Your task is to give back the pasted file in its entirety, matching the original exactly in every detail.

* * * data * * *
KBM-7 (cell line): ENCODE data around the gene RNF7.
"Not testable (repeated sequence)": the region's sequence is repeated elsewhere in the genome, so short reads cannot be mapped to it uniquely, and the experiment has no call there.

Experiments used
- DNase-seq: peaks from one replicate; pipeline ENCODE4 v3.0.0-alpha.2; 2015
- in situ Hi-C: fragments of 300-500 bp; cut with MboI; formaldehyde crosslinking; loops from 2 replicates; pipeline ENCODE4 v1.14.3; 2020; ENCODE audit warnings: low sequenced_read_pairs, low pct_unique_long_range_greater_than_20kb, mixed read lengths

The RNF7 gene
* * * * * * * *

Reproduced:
KBM-7 (cell line): ENCODE data around the gene RNF7.
"Not testable (repeated sequence)": the region's sequence is repeated elsewhere in the genome, so short reads cannot be mapped to it uniquely, and the experiment has no call there.

Experiments used
- DNase-seq: peaks from one replicate; pipeline ENCODE4 v3.0.0-alpha.2; 2015
- in situ Hi-C: fragments of 300-500 bp; cut with MboI; formaldehyde crosslinking; loops from 2 replicates; pipeline ENCODE4 v1.14.3; 2020; ENCODE audit warnings: low sequenced_read_pairs, low pct_unique_long_range_greater_than_20kb, mixed read lengths

The RNF7 gene